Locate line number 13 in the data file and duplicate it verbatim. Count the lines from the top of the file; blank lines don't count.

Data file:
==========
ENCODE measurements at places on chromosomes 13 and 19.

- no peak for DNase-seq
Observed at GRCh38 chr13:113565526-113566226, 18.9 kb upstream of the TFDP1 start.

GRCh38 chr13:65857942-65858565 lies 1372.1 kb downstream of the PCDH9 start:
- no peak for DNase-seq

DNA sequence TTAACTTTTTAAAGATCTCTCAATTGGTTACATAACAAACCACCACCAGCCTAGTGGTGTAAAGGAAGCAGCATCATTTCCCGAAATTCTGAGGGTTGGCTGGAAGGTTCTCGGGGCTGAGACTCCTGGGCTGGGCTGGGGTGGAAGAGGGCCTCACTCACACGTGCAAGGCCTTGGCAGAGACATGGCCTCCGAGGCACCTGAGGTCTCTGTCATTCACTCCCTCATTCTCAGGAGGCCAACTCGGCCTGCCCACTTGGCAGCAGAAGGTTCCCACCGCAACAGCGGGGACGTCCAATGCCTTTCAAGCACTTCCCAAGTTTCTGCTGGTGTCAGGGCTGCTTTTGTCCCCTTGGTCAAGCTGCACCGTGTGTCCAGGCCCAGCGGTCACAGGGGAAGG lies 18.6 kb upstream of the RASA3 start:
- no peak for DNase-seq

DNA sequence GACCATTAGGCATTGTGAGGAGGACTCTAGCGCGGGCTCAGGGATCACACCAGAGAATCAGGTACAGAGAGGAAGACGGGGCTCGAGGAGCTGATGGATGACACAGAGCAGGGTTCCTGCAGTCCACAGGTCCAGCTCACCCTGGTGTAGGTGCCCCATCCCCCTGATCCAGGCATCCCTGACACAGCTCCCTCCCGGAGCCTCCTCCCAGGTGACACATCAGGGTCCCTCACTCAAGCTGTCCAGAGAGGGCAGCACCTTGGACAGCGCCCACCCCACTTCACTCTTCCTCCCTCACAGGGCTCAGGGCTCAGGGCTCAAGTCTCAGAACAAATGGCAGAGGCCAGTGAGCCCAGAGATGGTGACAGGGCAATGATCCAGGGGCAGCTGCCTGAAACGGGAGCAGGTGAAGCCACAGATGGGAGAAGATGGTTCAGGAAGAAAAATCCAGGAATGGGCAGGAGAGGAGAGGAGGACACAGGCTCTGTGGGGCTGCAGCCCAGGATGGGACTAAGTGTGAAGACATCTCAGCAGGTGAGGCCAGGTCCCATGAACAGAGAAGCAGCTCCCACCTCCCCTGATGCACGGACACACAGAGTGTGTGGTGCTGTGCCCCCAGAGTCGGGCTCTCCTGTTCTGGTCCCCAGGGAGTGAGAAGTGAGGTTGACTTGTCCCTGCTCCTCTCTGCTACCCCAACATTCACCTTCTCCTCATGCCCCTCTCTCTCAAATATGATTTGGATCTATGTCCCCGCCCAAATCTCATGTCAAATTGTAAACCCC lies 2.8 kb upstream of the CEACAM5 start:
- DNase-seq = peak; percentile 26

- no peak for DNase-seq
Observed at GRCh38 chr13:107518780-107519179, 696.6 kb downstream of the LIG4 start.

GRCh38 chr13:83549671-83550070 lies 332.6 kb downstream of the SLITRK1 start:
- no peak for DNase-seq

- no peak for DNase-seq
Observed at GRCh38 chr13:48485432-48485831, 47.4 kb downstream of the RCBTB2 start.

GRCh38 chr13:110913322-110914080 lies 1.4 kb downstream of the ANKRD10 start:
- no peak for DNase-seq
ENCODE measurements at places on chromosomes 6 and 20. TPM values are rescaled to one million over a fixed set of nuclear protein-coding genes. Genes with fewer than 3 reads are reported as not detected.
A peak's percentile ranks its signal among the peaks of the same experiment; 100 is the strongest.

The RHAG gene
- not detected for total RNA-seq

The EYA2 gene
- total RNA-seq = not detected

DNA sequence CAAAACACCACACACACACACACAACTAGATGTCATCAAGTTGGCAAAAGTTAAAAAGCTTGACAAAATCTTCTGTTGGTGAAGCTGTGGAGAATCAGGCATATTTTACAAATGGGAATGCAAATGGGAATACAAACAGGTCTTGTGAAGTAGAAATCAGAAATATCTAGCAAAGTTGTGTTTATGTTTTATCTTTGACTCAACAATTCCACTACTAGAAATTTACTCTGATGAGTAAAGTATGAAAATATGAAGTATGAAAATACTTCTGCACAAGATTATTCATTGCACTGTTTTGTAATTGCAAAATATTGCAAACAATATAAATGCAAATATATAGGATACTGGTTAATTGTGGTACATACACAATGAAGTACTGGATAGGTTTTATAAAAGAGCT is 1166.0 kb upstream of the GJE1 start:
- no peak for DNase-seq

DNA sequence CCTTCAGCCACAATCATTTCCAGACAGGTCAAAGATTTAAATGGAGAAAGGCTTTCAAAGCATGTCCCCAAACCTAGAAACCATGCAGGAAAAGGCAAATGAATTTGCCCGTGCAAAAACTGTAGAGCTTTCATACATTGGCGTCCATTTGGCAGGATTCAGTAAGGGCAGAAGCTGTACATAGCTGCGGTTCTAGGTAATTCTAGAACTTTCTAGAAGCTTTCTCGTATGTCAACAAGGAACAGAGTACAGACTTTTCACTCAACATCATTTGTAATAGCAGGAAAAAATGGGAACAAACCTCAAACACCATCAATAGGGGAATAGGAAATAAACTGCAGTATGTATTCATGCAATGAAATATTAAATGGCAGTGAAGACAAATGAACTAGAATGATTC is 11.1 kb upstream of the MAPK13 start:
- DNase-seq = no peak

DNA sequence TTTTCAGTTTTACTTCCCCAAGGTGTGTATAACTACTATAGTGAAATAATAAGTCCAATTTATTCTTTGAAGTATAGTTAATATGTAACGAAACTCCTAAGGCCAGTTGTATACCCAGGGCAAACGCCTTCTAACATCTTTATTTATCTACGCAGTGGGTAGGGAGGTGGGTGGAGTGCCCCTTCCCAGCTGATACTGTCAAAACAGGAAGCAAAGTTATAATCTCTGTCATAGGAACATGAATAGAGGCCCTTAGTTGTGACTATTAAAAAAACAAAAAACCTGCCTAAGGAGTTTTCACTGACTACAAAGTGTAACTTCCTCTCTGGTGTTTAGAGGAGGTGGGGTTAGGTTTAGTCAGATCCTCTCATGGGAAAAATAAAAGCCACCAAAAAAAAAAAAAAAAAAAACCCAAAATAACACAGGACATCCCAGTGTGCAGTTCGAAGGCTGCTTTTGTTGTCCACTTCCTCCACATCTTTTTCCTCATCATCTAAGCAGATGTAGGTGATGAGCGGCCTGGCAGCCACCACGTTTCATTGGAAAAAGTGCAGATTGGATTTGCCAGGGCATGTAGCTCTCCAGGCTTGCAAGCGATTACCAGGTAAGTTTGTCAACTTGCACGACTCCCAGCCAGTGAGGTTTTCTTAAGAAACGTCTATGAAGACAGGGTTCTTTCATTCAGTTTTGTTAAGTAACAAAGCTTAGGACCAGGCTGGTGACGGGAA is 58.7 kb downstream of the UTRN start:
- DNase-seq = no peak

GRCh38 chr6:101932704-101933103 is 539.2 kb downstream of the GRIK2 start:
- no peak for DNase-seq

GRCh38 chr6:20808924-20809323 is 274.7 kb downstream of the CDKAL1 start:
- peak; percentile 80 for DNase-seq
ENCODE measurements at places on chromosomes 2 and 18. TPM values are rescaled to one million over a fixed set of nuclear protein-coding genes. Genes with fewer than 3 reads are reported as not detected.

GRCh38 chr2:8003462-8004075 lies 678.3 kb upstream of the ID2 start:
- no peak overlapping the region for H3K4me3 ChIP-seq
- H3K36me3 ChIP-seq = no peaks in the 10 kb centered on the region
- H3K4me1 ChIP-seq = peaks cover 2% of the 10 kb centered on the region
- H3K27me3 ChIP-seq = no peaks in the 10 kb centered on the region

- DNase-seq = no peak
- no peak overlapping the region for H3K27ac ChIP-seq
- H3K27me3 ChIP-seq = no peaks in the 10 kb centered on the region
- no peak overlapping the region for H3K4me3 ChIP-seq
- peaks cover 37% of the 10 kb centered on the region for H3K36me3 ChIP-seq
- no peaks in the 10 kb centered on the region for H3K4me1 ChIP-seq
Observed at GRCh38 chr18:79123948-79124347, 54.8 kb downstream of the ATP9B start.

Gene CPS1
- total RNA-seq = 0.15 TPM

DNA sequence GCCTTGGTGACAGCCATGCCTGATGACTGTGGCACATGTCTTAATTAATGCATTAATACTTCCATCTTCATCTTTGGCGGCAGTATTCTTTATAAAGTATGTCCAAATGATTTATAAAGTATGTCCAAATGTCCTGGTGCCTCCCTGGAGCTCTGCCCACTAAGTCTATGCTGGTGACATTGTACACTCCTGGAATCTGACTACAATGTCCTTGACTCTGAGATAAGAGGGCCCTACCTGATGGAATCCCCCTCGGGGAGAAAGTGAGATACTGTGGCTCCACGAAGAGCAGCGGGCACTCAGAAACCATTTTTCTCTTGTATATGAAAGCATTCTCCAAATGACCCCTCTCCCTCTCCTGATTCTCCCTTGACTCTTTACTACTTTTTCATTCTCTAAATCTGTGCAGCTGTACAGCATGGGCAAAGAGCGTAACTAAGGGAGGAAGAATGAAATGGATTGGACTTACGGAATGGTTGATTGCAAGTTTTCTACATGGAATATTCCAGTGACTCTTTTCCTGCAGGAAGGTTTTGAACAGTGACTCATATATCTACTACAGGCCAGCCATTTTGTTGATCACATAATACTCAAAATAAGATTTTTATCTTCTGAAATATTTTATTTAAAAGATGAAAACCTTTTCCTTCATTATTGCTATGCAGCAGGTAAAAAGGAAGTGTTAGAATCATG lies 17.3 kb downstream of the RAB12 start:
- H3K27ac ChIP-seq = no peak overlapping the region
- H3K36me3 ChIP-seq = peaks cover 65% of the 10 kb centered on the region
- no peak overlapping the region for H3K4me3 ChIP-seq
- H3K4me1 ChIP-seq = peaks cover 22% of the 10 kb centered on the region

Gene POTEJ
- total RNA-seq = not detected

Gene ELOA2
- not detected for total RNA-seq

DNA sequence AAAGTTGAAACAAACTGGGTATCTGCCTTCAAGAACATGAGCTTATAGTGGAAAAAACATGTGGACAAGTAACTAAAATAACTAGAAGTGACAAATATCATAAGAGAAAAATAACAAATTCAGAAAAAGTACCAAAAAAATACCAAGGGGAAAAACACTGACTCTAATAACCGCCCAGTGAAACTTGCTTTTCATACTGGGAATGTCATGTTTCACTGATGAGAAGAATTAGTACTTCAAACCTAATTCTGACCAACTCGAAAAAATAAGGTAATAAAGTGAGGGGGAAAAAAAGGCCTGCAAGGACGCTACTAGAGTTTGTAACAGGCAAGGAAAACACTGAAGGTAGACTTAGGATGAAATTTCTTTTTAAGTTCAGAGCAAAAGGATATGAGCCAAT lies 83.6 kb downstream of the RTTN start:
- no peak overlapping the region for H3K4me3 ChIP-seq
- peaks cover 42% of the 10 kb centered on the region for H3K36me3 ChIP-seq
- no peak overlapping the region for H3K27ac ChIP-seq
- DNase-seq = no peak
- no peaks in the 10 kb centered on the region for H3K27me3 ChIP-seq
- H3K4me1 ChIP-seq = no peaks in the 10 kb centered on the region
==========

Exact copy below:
- no peak for DNase-seq